Pasadena City College Artist in Residence
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Bravender and Malm

Professor Emeritus Suzanne Bravender, former Divison Dean Linda Malm, and State Senator Jack Scott, a former president of Pasadena City Collete, at the gallery reception commemorating 20 years of the Artist-in-Residence program, January 12, 2006.

Dean's Statement

ALEX KRITSELIS, Dean, Visual Arts and Media Studies Division

The idea that artists look at the work of other artists is as old as art itself. The Greeks looked at the Egyptians; the Japanese studied the Chinese, and the Romans copied the Greeks. One thousand years later Renaissance artists reaffirmed the humanist canon by resurrecting the authority of classicism. Among specific artists, Picasso was influenced by African art; Henry Moore observed Mayan sculpture. In the late 20th century, Yasumasa Morimura recreated Manet's Olympia by digitally inserting himself into the painting. Mike Bidlo appropriated and replicated the works of well-known artists like Man Ray and Marcel Duchamp as he repainted their masterworks by to their precise size using the same media and starting on the same date as the artist had with the original work. Museums and galleries around the world have begun to explore the influences, exchanges and dialogues among artists. This exploration of artistic relationships is reflected in shows such as the Picasso and Matisse exhibition at MoMA (2003), the Turner-Whistler-Monet show at the Grand Palais in Paris (2004), and the CÚzanne-Pissarro exhibition at LACMA (2005). It is no secret that each generation learns from the other, and that artists who respect the work of their contemporaries keep their antennas up. Furthermore, over the millennia, artists carefully and thoughtfully appropriated the thinking and technical achievements of others. In fact, artists of the twentieth century spoke openly for the first time about the practice of deconstruction and the copying of masterworks in order to study in depth the work of their predecessors. In this way, contemporary artists seek to understand and unlock secrets and pay homage to those whose works they admire.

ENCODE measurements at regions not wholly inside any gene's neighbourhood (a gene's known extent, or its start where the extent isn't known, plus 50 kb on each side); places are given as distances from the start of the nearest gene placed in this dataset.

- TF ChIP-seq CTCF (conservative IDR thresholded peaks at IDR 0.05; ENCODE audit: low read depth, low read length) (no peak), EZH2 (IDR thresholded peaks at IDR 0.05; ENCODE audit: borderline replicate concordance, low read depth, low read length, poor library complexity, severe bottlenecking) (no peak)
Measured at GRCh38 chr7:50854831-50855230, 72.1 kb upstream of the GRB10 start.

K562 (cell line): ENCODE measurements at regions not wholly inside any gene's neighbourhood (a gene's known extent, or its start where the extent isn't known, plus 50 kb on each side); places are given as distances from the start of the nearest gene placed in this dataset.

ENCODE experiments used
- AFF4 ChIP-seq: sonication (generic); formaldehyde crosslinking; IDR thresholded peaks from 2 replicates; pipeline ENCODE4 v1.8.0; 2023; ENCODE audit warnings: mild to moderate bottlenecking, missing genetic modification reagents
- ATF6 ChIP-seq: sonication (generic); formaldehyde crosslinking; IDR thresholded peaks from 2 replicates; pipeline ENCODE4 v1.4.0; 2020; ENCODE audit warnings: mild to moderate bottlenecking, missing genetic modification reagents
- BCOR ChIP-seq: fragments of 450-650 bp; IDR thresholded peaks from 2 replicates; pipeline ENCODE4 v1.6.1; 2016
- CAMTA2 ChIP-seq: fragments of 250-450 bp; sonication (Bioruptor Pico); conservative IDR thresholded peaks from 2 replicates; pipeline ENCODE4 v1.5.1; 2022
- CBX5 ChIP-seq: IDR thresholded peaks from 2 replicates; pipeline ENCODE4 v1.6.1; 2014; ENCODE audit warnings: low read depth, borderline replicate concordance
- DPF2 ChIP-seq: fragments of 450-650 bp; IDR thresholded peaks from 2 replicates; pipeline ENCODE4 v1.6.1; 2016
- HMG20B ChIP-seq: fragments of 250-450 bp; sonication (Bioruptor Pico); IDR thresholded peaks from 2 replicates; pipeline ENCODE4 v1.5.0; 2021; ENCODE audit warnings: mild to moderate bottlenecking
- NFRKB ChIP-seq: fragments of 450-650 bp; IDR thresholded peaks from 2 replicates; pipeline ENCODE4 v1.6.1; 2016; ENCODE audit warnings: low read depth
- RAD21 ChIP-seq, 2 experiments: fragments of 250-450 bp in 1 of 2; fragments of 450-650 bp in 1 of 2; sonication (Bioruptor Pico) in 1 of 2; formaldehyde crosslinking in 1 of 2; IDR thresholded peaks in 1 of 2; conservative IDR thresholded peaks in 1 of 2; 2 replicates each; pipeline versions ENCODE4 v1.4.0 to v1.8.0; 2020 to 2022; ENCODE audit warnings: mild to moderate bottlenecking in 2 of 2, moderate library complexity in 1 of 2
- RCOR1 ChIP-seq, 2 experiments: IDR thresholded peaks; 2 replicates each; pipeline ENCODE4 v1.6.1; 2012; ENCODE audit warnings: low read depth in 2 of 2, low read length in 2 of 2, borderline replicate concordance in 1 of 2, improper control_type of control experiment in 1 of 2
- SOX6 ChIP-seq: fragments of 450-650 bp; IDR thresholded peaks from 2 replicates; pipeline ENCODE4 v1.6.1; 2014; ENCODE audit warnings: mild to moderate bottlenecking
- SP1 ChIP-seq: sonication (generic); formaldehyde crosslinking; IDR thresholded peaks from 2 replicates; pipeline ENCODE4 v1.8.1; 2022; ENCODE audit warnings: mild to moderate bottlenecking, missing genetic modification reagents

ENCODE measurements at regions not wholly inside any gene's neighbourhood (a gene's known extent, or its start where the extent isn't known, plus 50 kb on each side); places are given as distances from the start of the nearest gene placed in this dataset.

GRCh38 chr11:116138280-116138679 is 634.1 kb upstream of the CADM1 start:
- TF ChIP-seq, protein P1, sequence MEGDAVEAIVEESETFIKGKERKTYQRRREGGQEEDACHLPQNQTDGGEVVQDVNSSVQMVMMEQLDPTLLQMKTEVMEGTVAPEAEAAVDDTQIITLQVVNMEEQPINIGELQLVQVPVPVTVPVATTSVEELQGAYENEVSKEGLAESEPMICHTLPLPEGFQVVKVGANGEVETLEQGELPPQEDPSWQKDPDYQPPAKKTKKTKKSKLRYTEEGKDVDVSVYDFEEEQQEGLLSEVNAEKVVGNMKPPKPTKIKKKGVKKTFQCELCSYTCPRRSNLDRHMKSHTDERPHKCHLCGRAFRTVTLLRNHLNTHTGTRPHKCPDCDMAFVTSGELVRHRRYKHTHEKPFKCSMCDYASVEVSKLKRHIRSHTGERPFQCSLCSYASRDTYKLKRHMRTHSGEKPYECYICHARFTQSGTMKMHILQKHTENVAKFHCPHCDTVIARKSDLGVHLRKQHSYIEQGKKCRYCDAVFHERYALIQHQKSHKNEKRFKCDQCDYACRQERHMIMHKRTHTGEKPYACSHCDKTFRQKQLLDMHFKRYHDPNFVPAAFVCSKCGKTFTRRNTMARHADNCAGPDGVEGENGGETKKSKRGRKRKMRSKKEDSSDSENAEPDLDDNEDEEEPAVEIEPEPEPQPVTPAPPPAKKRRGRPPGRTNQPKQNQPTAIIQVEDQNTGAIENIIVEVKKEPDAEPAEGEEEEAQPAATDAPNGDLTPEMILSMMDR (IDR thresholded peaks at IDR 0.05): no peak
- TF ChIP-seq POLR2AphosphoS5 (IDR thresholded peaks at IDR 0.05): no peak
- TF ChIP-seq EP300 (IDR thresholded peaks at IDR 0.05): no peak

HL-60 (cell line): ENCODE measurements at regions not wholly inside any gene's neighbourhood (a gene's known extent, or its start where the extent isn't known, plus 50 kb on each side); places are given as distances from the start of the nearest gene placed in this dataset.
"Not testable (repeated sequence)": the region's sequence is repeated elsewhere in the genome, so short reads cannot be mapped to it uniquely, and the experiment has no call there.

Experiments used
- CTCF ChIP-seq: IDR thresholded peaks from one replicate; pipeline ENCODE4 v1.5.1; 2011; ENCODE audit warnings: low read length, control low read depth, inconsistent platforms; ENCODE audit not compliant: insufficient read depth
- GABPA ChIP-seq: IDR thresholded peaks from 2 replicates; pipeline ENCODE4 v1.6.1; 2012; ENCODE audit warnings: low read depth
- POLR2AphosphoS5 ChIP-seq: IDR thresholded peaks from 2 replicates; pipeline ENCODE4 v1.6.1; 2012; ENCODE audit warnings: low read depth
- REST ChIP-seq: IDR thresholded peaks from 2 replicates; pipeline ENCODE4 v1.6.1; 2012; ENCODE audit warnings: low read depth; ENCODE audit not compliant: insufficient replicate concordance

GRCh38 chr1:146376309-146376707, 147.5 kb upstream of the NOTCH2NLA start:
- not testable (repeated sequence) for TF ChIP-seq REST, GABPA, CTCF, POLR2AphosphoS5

Over the past two decades, the Artist-in-Residence program has brought to our college 20 significant visual artists from a number of continents and around the USA. These painters, print makers, sculptors, photographers and multimedia artists have represented almost every aspect of the art spectrum. An Artist-in-Residence program, in an art school setting, emphasizes the value of considering and studying their work. Such a program encourages the thoughtful exchange of ideas and interaction among students and master artists who care deeply about many of the same things. An Artist-in-Residence program is designed to celebrate the arts and to motivate and inspire. Invited artists have an opportunity to show their work, talk about their ideas and impart experiences. They demonstrate their techniques and creative processes, and discuss what turns them on and what motivates them to create. For a brief period of time, students and faculty also have the opportunity to slow down, to become listeners and to raise questions about issues surrounding visual arts and artistic production. During the weeklong residency, all art division programs are enhanced by the multiple interactions with a renowned artist who is also a master teacher as excitement is generated by his or her presence. Concurrently, the exhibition of the artists' works mounted in the art gallery encourages the broader college community to view the art and ask questions of the artist. In short, it is an art feast with something for everyone to sample.

As with every great idea, nourishing, shaping and sustaining the program to be relevant for its time is critical. Each generation of artist/teachers who oversee the program has the responsibility to finely calibrate the process of selection so that the most challenging artist for that year is invited. Twenty years ago the administration of Pasadena City College, along with the PCC Foundation, and generous and visionary individuals and art organizations from the community, came together to create a consortium. Together they established the financial base for an extraordinary program. Twenty years later, the same partners continue to support the vision, verifying the results and endorsing the exciting path the program is charting for the next 20 years.